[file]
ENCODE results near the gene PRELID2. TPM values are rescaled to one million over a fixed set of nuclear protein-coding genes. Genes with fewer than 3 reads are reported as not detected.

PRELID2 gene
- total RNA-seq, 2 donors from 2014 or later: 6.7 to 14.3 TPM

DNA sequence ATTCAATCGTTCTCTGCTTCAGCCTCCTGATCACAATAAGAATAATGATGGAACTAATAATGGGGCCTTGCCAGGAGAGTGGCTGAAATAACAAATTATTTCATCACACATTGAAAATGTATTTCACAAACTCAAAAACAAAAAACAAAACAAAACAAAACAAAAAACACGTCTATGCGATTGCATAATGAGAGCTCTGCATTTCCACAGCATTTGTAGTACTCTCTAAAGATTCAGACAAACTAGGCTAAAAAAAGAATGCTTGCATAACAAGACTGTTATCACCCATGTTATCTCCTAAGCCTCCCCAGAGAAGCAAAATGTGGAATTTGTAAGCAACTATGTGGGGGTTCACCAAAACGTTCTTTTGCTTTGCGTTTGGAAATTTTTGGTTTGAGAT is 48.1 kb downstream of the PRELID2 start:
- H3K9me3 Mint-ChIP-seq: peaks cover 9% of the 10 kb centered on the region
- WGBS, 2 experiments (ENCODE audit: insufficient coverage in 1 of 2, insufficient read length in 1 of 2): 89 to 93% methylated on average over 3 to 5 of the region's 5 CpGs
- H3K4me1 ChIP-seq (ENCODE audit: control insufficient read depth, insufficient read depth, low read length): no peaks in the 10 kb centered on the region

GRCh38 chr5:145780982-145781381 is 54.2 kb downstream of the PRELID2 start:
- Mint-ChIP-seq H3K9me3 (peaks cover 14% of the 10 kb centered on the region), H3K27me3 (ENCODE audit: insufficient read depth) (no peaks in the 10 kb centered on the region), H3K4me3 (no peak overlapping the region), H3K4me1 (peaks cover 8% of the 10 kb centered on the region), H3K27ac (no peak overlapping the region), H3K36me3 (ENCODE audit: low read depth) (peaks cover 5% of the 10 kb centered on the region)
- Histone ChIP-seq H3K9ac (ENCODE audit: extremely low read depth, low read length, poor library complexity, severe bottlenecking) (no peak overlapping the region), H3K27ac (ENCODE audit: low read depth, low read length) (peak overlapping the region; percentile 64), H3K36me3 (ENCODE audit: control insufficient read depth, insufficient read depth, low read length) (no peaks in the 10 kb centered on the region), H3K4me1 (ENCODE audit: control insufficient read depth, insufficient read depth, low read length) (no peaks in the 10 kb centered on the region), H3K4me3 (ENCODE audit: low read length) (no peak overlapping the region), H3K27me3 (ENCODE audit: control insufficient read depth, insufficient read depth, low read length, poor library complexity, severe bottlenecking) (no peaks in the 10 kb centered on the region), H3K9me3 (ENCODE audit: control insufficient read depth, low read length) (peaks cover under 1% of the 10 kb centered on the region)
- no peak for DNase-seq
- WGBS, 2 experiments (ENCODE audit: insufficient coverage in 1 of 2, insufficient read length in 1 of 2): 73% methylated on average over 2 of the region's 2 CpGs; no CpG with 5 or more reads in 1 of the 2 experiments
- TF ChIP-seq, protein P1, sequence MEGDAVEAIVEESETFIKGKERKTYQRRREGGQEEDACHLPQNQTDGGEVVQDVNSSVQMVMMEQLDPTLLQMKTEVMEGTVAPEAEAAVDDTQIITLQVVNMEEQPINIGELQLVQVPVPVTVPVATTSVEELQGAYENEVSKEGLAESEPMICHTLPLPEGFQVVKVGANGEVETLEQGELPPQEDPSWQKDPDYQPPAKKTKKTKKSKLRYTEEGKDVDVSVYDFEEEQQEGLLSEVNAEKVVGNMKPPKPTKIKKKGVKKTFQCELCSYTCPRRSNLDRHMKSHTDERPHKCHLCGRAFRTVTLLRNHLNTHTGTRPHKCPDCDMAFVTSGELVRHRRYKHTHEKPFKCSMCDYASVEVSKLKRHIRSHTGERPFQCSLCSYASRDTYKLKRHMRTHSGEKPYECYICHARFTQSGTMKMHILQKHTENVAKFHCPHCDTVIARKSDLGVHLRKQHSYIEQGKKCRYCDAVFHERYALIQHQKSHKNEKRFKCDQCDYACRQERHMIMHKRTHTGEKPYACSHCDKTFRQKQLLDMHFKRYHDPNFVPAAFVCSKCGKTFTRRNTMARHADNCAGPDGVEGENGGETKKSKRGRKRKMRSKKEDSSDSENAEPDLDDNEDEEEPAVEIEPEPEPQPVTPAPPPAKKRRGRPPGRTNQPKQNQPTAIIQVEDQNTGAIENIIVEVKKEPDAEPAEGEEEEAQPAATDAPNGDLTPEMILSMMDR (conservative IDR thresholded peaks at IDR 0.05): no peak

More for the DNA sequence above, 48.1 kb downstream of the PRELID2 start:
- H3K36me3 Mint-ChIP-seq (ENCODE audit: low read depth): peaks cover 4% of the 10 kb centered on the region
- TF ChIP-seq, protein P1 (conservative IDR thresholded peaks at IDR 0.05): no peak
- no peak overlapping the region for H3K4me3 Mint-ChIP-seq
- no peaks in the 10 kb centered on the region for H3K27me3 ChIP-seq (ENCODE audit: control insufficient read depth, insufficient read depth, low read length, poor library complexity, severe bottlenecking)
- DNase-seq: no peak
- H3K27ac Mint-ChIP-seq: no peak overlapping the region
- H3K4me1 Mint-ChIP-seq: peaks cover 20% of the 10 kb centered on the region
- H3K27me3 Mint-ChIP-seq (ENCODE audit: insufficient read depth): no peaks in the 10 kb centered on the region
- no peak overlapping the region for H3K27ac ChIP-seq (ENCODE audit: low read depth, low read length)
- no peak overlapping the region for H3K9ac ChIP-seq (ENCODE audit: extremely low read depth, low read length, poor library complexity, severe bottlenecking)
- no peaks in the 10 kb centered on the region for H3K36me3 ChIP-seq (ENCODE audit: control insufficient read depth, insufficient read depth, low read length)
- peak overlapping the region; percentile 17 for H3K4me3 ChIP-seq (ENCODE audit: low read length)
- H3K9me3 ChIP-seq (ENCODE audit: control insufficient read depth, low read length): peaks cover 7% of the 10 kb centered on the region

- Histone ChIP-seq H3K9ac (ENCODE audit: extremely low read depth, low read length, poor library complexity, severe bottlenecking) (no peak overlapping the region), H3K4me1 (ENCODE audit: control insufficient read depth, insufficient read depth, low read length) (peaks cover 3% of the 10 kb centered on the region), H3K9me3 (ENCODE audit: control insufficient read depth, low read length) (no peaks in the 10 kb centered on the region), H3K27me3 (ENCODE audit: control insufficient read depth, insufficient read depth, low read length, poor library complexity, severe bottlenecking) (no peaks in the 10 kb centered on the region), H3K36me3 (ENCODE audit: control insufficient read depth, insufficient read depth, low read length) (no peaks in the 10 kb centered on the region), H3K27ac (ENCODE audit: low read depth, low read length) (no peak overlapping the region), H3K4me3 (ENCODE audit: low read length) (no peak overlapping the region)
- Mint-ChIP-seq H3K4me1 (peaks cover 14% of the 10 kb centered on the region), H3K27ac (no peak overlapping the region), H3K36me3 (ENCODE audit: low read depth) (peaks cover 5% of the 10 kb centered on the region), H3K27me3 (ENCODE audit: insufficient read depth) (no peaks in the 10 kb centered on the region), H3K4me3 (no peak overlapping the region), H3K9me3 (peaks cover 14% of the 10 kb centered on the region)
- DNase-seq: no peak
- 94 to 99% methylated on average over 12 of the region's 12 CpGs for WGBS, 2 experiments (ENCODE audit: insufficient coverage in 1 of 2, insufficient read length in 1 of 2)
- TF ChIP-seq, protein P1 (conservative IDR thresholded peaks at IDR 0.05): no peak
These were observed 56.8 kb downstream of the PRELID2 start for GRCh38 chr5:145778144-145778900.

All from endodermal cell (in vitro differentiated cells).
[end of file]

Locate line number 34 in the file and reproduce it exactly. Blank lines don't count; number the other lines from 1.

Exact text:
All from endodermal cell (in vitro differentiated cells).